Lefty blogger Jeremy Sear reckons it would be completely undemocratic and unfair for the Greens not to have a single seat in the House of Reps. Commenting on Michael Danby’s plans for Labor to preference the Liberals ahead of the Greens, Jeremy has this to say:
Say he succeeds – what would that say about our democracy? More than ten percent of the population completely unrepresented in the house of government?
That this is even a realistic threat highlights how desperately in need of reform the system is.
In an earlier post, Jeremy similarly wrote in favour of “proportional representation” that:
We do need a more representative parliament – one where different perspectives in the community are represented in accordance with their support.
So according to Jeremy, it is more democratic if in some electorates most people vote against the Greens but still end up with a Green as their local member.
It is apparently also more democratic if instead of a majority of voters deciding which political party and policies they would prefer, the (proportionally) elected representatives get to do deals with each other that determine which policies get implemented and which don’t, regardless of what most people voted for.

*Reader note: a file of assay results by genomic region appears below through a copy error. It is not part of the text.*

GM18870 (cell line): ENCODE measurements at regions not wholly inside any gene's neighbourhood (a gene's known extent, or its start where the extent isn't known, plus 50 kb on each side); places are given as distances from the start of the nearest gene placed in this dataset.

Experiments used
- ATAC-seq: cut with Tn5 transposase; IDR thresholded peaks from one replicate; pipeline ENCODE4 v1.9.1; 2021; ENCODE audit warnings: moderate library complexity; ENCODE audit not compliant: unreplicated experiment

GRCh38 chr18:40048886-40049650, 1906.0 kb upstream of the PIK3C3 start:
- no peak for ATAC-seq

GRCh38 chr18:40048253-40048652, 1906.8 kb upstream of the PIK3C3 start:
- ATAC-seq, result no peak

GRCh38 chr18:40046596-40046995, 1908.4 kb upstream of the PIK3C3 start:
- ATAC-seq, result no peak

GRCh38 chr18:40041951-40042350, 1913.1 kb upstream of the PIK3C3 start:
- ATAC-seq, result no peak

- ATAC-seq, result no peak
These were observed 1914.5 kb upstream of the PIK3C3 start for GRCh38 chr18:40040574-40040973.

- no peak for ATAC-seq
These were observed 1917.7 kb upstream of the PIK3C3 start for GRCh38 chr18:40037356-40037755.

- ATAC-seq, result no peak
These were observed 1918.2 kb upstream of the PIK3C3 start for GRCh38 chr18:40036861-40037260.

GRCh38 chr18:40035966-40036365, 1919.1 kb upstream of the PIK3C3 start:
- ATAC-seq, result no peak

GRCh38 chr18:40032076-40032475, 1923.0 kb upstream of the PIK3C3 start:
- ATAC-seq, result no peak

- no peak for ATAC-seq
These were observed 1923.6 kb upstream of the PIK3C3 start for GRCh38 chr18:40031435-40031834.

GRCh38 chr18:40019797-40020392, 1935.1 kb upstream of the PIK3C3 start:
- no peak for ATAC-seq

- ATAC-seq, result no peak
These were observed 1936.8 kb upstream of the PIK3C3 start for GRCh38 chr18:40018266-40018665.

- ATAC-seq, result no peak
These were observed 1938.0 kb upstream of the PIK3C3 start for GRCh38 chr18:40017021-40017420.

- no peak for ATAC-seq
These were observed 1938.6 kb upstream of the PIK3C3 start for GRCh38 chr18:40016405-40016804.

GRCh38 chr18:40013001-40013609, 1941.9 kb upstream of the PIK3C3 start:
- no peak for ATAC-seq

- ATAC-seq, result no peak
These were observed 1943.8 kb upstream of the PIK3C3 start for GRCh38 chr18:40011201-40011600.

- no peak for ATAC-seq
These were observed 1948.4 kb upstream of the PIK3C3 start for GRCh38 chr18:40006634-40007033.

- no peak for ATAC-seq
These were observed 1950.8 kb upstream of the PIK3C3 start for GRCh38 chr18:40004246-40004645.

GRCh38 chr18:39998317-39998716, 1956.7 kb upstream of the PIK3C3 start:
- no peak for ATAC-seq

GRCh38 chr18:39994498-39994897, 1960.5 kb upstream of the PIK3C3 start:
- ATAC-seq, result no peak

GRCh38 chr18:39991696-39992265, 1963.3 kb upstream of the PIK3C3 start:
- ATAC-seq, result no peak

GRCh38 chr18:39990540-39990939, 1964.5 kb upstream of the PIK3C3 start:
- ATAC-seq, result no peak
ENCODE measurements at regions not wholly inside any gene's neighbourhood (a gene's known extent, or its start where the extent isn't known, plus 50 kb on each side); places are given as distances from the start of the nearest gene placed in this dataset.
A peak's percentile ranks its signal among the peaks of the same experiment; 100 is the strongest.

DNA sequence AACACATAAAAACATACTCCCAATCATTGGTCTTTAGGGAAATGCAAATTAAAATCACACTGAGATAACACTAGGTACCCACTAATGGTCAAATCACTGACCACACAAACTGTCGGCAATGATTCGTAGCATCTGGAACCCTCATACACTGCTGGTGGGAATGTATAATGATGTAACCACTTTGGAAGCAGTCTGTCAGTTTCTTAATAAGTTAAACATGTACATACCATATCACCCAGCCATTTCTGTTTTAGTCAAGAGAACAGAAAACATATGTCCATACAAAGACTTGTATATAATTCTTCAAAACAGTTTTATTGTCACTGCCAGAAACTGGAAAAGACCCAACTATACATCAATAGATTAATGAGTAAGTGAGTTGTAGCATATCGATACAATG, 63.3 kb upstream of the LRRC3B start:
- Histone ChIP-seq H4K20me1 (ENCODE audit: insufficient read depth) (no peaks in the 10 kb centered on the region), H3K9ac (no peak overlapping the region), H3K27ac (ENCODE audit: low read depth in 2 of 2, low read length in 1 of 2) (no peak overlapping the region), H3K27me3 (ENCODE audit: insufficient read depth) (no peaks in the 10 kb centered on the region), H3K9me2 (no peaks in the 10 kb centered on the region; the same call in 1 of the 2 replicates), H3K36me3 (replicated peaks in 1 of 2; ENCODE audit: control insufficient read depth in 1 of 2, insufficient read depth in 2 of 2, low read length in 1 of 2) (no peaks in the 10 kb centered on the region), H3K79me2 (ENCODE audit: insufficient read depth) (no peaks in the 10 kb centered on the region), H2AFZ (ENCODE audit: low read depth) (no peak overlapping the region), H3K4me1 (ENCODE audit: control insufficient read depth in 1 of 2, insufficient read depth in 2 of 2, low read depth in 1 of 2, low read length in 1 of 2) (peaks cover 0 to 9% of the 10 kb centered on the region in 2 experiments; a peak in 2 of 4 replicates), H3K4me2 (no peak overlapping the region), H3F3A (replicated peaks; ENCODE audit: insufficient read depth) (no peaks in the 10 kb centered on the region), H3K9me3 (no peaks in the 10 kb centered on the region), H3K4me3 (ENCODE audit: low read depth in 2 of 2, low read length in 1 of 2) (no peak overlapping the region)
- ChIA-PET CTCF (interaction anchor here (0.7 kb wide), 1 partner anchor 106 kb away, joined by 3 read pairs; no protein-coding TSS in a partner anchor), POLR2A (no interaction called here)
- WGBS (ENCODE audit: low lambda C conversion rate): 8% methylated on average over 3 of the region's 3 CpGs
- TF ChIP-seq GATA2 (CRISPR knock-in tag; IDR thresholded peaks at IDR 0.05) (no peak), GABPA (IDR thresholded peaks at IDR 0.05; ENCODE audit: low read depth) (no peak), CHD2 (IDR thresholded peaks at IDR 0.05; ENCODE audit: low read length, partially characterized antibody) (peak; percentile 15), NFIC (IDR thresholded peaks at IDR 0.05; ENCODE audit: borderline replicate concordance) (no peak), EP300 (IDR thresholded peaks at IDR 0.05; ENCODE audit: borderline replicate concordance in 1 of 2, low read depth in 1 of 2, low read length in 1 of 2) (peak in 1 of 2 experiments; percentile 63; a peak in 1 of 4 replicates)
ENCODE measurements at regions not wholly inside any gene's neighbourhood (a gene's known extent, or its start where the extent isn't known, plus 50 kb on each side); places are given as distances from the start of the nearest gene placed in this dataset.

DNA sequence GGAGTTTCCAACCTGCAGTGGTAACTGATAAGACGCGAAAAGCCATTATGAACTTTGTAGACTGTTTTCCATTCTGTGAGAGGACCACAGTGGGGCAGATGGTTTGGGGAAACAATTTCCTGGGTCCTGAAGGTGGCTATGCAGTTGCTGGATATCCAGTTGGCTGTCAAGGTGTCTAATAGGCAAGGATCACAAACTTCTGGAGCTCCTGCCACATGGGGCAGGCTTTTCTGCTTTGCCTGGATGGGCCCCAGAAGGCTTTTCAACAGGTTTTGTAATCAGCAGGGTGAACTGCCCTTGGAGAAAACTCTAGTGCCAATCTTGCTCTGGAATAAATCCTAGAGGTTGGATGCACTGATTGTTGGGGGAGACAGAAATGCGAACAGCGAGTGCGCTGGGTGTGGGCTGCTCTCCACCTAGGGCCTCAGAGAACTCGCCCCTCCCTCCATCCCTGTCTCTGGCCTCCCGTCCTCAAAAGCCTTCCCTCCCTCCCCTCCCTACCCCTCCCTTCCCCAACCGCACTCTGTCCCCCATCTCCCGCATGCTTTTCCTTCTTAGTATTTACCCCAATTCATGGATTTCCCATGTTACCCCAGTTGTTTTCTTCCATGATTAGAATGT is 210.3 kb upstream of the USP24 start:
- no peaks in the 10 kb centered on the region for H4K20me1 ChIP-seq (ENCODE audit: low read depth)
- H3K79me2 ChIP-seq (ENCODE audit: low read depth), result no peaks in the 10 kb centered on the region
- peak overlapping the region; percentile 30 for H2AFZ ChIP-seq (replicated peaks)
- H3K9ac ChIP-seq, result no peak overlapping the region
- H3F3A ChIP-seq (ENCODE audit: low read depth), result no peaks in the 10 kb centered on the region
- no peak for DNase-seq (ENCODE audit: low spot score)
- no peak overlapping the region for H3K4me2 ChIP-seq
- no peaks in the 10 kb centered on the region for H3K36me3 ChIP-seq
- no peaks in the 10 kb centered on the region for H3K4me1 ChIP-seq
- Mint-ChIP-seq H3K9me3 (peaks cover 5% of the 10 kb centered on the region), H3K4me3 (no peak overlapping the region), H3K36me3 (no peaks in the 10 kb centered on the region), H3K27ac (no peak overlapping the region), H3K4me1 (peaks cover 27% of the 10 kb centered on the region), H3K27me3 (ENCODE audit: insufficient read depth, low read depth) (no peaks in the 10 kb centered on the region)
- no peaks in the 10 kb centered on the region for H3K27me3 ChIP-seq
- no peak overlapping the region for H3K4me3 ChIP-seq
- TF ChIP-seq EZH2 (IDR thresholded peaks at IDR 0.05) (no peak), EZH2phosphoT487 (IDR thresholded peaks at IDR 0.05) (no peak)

And naturally, in such a situation no elected representatives can be held accountable for broken promises because in order to get some parts of their agenda through, they have had to compromise with members of other parties and allow parts of their agenda to be passed into law. Which leads to minor parties being able to implement parts of their agenda, even though the vast majority of Australians have voted against it.
Which brings us to the current minority government debacle in Canberra, where the Greens, who received little over 10% of the vote, have made the government decide to introduce a carbon tax, which the vast majority of people are against. Almost 90% of the Australian people last year voted for a party opposed to a carbon tax, but we are still getting one thanks to the small minority who vote Green. Furthermore, the polls indicate that federal Labor is extremely unpopular, that being in large part due to the carbon tax that Labor promised we wouldn’t have. And by the looks of things, the people of Australia won’t have another opportunity to vote on the carbon tax until 2013.
The current situation of course will become far more common if Jeremy and his self-interested Green ilk ever succeed in having proportional representation. Anyone who think that’s democratic is guilty of the very intellectual dishonesty that Jeremy likes to accuse others of.